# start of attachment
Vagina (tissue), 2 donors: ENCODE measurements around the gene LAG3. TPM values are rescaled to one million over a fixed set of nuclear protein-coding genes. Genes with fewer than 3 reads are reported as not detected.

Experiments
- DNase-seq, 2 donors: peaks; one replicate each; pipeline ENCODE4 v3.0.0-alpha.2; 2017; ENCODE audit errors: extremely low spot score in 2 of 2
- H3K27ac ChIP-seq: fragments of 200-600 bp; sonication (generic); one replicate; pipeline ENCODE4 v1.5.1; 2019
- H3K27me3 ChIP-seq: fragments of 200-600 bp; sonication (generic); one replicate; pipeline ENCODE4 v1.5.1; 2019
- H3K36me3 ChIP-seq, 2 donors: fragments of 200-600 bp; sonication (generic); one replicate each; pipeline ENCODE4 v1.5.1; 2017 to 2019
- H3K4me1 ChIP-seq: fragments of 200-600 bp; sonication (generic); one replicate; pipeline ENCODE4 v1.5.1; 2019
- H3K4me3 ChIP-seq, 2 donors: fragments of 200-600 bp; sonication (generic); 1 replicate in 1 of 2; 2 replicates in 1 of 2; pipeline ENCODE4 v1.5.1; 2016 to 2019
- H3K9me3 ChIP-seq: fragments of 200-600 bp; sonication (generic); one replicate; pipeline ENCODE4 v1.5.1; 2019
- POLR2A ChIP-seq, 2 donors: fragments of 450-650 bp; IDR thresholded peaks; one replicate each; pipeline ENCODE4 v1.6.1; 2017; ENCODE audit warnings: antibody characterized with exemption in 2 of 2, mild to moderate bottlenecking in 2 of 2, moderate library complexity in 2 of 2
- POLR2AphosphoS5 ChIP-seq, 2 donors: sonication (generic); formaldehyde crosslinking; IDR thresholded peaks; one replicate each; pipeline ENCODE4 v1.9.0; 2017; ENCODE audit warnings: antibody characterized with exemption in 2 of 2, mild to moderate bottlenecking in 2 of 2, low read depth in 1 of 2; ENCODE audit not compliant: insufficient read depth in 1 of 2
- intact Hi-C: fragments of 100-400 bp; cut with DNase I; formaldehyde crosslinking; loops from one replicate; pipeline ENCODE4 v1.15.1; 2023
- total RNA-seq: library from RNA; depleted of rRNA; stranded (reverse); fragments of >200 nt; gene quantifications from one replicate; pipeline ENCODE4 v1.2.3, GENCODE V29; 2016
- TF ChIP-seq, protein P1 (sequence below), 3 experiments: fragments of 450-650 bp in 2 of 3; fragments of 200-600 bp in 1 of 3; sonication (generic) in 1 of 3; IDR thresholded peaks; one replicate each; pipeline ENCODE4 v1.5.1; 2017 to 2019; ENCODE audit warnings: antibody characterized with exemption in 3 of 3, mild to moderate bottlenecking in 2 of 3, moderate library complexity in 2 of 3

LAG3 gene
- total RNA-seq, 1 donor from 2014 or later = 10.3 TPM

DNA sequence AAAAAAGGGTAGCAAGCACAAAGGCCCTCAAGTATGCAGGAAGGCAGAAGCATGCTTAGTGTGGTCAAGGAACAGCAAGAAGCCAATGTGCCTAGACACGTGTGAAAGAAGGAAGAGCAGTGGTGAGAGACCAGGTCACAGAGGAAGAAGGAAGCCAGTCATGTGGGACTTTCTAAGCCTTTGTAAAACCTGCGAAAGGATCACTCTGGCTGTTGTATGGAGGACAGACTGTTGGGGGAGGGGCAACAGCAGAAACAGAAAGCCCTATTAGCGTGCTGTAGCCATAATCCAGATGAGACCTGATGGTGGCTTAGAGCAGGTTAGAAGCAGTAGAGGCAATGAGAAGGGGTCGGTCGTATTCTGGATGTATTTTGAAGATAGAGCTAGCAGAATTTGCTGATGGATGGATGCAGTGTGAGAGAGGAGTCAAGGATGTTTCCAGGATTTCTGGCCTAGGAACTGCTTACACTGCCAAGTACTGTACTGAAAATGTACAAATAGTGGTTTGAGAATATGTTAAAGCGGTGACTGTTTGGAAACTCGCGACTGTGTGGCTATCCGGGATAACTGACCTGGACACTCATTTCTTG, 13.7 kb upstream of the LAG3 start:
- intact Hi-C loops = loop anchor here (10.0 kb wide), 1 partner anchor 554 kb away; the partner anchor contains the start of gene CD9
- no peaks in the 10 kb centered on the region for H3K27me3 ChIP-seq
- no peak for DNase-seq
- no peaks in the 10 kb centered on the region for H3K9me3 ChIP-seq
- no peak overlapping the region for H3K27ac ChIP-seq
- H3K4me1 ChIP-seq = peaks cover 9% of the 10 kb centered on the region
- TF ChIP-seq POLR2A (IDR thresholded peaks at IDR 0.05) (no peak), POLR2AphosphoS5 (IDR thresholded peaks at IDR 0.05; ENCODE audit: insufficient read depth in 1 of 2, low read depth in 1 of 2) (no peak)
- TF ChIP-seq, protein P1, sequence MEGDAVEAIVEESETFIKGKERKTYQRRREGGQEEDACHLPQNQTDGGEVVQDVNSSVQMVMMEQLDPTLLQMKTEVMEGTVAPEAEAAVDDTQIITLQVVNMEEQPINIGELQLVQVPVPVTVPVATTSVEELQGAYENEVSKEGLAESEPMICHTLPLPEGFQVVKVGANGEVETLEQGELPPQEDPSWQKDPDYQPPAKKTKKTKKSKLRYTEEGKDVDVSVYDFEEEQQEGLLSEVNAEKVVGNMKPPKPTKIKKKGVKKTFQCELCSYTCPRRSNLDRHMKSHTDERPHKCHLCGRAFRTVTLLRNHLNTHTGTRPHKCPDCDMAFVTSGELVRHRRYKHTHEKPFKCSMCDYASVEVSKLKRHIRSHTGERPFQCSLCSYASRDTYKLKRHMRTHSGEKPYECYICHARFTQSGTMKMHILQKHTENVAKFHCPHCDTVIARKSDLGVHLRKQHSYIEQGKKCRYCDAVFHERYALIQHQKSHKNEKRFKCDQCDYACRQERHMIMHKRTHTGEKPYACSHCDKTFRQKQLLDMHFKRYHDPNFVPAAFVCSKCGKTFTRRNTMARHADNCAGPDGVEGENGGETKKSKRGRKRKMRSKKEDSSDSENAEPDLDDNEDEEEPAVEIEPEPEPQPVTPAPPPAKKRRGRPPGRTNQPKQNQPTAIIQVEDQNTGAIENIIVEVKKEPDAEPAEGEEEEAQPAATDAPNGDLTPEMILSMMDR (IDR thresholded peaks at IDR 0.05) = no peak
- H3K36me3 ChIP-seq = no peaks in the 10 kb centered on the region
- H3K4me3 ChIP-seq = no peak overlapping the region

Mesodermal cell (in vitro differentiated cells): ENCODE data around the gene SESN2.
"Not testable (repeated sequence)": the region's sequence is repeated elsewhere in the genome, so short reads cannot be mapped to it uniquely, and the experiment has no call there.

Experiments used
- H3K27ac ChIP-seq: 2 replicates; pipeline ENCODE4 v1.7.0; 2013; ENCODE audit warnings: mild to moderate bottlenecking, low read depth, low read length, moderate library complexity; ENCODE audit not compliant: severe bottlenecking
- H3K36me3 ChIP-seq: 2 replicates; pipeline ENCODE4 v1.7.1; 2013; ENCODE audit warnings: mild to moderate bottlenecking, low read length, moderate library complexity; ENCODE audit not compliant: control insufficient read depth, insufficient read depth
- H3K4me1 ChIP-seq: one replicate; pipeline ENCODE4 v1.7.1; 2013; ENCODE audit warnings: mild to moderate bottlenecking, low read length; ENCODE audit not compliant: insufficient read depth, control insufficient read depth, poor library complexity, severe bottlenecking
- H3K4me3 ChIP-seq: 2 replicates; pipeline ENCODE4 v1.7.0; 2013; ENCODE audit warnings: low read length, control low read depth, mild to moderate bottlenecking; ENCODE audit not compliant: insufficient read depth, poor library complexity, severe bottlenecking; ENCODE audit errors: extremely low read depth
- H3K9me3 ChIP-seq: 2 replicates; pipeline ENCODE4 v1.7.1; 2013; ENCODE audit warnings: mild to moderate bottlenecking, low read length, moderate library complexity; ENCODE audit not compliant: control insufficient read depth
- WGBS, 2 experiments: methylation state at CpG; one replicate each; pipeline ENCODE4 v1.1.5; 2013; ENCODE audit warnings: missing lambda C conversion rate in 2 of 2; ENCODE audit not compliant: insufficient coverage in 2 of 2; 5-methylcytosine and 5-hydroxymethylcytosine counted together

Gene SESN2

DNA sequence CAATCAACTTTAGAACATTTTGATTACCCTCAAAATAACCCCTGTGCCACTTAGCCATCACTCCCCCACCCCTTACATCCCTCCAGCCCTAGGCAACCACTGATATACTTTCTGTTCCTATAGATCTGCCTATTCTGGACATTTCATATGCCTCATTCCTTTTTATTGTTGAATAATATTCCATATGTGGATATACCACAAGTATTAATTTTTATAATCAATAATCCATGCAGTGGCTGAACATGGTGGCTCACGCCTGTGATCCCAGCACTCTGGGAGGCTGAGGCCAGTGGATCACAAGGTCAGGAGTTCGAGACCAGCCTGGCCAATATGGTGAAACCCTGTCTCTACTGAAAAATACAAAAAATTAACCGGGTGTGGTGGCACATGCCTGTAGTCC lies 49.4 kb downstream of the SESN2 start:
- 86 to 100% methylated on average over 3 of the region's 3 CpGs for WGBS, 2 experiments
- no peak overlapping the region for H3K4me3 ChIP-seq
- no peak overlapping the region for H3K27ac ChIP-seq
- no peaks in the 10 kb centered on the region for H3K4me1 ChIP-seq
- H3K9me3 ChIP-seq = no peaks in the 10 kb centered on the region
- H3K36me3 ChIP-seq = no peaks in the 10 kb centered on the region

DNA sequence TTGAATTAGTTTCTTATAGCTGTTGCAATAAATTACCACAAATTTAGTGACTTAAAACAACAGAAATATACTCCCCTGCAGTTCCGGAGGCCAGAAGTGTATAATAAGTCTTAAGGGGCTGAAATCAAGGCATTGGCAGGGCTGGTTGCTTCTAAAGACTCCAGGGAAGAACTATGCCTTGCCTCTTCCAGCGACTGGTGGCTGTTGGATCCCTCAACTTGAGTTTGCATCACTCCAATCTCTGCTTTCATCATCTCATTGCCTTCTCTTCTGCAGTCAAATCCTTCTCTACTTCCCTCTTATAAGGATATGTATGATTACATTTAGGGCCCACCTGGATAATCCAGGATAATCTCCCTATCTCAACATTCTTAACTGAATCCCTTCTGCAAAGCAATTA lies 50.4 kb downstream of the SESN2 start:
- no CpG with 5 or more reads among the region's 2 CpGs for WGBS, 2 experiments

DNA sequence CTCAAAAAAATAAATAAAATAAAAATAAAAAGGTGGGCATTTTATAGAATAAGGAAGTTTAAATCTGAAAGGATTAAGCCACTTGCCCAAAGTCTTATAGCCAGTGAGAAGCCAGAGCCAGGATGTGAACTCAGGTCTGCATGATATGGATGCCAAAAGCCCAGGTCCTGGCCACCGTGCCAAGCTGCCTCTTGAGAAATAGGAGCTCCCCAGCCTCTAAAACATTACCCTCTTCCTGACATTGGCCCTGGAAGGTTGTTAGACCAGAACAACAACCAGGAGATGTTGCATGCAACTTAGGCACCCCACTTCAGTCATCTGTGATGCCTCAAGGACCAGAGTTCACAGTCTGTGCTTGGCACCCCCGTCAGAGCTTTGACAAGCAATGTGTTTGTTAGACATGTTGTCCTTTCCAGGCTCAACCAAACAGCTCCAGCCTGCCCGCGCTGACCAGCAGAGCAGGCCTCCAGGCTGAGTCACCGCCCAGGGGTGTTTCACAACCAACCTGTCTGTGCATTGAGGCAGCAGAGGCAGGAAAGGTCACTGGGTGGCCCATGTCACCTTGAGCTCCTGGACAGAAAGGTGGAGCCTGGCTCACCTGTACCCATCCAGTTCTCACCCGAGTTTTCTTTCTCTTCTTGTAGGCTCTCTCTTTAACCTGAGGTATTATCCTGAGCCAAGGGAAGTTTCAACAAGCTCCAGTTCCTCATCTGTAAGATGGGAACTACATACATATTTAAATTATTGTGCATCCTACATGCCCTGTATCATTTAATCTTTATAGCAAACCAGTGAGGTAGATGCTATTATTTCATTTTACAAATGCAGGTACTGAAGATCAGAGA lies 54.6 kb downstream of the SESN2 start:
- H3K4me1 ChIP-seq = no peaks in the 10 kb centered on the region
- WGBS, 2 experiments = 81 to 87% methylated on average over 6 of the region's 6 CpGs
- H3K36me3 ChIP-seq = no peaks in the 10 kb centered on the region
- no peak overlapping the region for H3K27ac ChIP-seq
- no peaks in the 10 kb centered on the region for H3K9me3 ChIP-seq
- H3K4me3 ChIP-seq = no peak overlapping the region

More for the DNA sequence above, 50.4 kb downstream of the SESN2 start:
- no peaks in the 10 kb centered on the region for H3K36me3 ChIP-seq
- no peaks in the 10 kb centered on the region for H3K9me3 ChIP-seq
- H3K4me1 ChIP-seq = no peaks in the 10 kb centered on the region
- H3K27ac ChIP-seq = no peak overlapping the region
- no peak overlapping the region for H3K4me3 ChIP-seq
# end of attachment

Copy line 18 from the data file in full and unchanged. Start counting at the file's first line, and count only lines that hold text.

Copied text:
- intact Hi-C loops = loop anchor here (10.0 kb wide), 1 partner anchor 554 kb away; the partner anchor contains the start of gene CD9